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Linux app lets you control fruit fly brains - with frikkin' LASERS

Singing, dancing Drosophilia moonwalk on command

By Richard Chirgwin, 27 May 2014

Video I, for one, welcome our new insect overlords … a collaboration between researchers in Vienna and the US has produced high-resolution laser-control over fruit flies.

If you have access to the necessary kit (cameras and a galvanometer) to track the fruit fly (Drosophila melanogaster in their experiment), plus a 635nm and a 808nm laser, you can try for yourself, since the software has been published here.

FlyMAD – the Fly Mind Altering Device – program runs on Ubuntu 12.04 on AMD64 machines.

As the researchers put it, FlyMAD “is a system for targeting freely walking flies (Drosophila) with lasers. By steering the optical path of the laser using large diameter mirrors, it also enables simultaneous imaging of the target region. This enables through-the-mirrors (TTM) targeting of specific body parts. Together, all this allows rapid thermo- and opto- genetic manipulation of the fly nervous system.”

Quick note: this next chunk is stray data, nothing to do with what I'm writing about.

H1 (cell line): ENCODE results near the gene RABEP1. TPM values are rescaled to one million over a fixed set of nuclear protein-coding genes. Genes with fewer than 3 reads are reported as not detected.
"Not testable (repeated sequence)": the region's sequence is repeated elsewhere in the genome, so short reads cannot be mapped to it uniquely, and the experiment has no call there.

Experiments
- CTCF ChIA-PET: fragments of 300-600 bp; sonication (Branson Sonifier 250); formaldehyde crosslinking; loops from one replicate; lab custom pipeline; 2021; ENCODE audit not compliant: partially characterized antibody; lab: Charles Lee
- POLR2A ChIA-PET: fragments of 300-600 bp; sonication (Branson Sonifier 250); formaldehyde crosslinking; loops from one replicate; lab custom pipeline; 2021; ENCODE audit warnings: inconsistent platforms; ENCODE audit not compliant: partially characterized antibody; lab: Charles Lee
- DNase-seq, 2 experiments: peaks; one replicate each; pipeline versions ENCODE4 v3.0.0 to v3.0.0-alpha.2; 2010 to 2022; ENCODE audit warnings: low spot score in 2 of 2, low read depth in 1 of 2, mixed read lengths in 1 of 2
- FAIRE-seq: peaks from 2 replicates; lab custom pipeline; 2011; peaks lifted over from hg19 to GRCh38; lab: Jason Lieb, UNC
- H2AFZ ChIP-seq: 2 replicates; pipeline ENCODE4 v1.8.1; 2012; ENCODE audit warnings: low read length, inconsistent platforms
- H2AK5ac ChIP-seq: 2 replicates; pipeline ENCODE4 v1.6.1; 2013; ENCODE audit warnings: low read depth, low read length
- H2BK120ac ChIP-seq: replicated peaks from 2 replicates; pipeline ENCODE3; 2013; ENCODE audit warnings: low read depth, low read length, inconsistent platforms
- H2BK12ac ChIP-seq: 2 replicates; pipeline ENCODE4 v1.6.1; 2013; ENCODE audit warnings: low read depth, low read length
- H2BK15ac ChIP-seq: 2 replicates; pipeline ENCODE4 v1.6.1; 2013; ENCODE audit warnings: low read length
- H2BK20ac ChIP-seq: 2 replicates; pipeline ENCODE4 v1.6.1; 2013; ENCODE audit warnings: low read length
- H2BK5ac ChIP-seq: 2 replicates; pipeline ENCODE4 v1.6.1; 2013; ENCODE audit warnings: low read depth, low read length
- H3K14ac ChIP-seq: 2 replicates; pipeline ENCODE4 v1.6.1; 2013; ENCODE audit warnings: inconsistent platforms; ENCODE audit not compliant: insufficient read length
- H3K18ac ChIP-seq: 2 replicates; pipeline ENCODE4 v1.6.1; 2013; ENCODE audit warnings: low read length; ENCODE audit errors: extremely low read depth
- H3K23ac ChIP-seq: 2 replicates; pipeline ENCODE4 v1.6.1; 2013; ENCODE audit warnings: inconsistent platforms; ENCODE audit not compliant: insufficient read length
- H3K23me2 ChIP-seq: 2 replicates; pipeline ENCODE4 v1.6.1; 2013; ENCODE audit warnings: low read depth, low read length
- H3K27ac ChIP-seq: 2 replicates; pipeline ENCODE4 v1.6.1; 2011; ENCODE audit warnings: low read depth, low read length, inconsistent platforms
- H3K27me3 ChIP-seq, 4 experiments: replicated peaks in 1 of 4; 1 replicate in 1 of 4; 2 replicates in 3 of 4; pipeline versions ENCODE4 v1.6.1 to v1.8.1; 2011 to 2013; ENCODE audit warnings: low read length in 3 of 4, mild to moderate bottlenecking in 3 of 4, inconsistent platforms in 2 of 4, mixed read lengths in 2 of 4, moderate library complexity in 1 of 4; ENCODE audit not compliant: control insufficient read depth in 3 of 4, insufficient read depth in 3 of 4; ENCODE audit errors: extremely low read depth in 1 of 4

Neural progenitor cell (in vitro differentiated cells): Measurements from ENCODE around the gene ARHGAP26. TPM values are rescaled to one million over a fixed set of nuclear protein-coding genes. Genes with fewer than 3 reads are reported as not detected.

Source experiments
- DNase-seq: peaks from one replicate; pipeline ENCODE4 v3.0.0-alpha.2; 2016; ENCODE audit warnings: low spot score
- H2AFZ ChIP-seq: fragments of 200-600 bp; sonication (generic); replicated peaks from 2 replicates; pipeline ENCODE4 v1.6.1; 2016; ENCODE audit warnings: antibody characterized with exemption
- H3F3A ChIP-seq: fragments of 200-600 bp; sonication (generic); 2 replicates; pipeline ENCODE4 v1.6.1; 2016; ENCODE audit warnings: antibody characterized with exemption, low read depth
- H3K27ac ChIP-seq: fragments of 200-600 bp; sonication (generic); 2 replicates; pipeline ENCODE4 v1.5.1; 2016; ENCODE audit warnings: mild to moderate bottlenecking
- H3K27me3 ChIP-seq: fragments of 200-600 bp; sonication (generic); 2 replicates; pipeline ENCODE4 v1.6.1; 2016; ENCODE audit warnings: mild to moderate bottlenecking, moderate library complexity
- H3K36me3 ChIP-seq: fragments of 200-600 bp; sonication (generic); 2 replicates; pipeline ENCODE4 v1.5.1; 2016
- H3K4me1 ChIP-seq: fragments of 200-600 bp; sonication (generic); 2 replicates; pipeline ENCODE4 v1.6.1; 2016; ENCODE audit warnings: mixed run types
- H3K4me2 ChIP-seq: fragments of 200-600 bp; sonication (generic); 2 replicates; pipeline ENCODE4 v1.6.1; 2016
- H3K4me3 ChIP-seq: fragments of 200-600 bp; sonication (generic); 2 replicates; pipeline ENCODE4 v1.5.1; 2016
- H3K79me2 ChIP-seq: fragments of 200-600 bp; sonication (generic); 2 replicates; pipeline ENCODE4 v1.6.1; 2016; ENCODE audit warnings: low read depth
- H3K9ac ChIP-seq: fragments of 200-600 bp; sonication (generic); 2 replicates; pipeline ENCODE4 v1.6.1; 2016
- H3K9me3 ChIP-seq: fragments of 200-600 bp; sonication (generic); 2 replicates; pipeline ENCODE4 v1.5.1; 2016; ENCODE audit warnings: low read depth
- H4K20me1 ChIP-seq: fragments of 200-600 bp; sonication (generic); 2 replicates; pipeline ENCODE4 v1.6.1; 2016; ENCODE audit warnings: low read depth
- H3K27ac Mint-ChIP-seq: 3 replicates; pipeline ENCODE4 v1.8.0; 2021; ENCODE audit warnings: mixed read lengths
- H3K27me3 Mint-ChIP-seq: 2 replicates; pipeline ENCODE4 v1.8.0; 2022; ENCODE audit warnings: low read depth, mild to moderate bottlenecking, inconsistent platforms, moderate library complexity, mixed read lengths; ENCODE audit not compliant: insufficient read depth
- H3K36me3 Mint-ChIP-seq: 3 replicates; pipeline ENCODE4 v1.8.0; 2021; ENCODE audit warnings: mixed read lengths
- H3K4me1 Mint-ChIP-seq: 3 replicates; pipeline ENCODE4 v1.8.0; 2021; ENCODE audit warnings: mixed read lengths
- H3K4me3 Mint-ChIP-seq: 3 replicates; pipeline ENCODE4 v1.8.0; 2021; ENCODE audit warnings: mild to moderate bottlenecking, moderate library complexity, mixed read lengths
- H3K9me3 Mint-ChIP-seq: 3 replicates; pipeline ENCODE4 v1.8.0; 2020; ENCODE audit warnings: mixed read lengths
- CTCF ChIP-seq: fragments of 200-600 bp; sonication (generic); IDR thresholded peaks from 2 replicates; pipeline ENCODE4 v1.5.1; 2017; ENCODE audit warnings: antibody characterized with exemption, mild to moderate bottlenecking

FlyMAD setup

The FlyMAD setup

How come?

Because, as they explain in the abstract published in Nature Methods, researchers modulate the activity of defined neurons to investigate “the circuit mechanisms that shape behaviour.” In other words, if you've got a fruit fly in front of you and the right equipment, you can watch what happens when you fire off individual neurons.

The relatively simple brain of the fruit fly makes it a popular subject for such investigations, but there's a problem. Heat is typically used to fire neurons, but the time it takes for them to “fire” makes for a fuzzy signal: “A limitation of these thermogenetic approaches, however, has been their poor temporal resolution,” the researchers, led by Andrew Straw of the Research Institute of Molecular Pathology at Vienna Biocenter, write.

Hence the lasers, which can finely-target a neuron and heat it up quickly. The FlyMAD setup heats the target area by 30°C, according to RedOrbit.

Working on regions associated with courtship and “singing” (Drosophilia's mating song comes from its wings), the researchers fired neurons that resulted in a “mating attempt with a ball of wax while simultaneously vibrating their wings in such a way to create their mating song.”

And of course, there's a video. ®

Youtube Video

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